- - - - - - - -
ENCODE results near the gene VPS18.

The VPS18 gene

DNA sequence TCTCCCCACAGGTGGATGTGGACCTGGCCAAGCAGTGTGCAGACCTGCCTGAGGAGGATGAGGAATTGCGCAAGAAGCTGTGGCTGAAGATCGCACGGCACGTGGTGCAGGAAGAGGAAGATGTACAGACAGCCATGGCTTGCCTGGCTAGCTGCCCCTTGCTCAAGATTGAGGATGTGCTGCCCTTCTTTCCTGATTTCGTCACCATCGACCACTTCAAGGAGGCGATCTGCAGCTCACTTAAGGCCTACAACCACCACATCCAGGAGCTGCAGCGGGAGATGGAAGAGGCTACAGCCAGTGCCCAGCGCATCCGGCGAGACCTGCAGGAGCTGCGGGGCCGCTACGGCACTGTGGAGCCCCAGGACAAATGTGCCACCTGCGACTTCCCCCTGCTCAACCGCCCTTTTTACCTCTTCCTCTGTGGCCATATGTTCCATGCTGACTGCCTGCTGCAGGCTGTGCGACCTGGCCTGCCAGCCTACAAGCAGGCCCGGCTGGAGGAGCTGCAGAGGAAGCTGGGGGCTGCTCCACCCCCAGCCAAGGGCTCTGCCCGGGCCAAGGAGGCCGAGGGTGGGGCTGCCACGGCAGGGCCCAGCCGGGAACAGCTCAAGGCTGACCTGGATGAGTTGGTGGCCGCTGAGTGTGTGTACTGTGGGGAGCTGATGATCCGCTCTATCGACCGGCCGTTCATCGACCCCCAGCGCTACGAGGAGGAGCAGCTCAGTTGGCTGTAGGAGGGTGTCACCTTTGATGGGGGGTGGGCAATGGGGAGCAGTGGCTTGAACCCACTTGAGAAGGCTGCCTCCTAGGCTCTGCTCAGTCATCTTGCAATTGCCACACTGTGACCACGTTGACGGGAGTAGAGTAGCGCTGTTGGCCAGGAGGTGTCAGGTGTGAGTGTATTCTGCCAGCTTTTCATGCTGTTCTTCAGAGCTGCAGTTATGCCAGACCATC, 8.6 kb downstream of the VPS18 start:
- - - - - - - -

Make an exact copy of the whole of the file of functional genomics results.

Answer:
ENCODE results near the gene VPS18.

The VPS18 gene

DNA sequence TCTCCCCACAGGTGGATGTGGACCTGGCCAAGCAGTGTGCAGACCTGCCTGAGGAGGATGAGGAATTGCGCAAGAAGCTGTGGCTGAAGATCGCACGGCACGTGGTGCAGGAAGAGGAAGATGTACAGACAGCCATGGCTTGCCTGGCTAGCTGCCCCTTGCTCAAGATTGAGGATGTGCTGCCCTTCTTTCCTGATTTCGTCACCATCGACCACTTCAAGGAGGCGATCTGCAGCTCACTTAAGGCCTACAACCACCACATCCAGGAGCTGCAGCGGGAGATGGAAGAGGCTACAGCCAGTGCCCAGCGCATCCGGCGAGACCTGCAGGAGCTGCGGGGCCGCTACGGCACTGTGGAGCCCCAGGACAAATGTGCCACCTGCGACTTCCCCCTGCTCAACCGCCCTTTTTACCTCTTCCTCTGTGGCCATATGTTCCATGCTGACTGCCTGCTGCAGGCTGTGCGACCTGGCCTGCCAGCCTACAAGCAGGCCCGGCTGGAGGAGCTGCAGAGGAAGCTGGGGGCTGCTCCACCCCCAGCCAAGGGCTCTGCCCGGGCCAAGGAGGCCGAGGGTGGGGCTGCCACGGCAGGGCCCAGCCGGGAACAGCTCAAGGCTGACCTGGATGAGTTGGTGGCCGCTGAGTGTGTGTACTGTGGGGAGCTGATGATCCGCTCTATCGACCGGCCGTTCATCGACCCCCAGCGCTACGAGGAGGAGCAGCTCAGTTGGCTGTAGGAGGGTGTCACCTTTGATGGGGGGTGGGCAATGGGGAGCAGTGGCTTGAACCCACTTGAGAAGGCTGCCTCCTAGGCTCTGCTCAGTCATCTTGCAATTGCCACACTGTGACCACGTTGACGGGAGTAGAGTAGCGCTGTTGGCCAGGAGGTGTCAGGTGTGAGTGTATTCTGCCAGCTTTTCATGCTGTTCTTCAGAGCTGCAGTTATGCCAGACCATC, 8.6 kb downstream of the VPS18 start: